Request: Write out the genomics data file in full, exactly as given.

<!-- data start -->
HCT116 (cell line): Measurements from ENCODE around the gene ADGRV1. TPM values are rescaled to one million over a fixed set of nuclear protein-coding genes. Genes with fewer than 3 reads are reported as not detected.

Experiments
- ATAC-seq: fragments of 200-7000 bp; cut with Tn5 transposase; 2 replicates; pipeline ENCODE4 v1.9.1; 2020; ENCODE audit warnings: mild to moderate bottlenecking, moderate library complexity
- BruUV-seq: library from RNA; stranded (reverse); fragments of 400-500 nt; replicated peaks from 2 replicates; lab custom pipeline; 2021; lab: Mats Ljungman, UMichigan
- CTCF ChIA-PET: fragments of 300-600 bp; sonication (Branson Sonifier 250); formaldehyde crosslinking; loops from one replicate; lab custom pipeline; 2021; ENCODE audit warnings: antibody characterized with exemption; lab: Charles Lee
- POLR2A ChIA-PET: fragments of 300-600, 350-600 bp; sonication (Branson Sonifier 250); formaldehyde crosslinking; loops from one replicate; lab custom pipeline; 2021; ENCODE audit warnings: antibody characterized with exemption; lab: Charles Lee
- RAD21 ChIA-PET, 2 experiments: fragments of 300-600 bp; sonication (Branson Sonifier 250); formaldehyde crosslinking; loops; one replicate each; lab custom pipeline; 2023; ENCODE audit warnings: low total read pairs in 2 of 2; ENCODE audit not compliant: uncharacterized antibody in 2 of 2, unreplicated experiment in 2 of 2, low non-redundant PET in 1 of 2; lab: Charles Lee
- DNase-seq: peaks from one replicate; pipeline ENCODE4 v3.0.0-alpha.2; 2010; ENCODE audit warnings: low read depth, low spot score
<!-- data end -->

HCT116 (cell line): Measurements from ENCODE around the gene ADGRV1. TPM values are rescaled to one million over a fixed set of nuclear protein-coding genes. Genes with fewer than 3 reads are reported as not detected.

Experiments
- ATAC-seq: fragments of 200-7000 bp; cut with Tn5 transposase; 2 replicates; pipeline ENCODE4 v1.9.1; 2020; ENCODE audit warnings: mild to moderate bottlenecking, moderate library complexity
- BruUV-seq: library from RNA; stranded (reverse); fragments of 400-500 nt; replicated peaks from 2 replicates; lab custom pipeline; 2021; lab: Mats Ljungman, UMichigan
- CTCF ChIA-PET: fragments of 300-600 bp; sonication (Branson Sonifier 250); formaldehyde crosslinking; loops from one replicate; lab custom pipeline; 2021; ENCODE audit warnings: antibody characterized with exemption; lab: Charles Lee
- POLR2A ChIA-PET: fragments of 300-600, 350-600 bp; sonication (Branson Sonifier 250); formaldehyde crosslinking; loops from one replicate; lab custom pipeline; 2021; ENCODE audit warnings: antibody characterized with exemption; lab: Charles Lee
- RAD21 ChIA-PET, 2 experiments: fragments of 300-600 bp; sonication (Branson Sonifier 250); formaldehyde crosslinking; loops; one replicate each; lab custom pipeline; 2023; ENCODE audit warnings: low total read pairs in 2 of 2; ENCODE audit not compliant: uncharacterized antibody in 2 of 2, unreplicated experiment in 2 of 2, low non-redundant PET in 1 of 2; lab: Charles Lee
- DNase-seq: peaks from one replicate; pipeline ENCODE4 v3.0.0-alpha.2; 2010; ENCODE audit warnings: low read depth, low spot score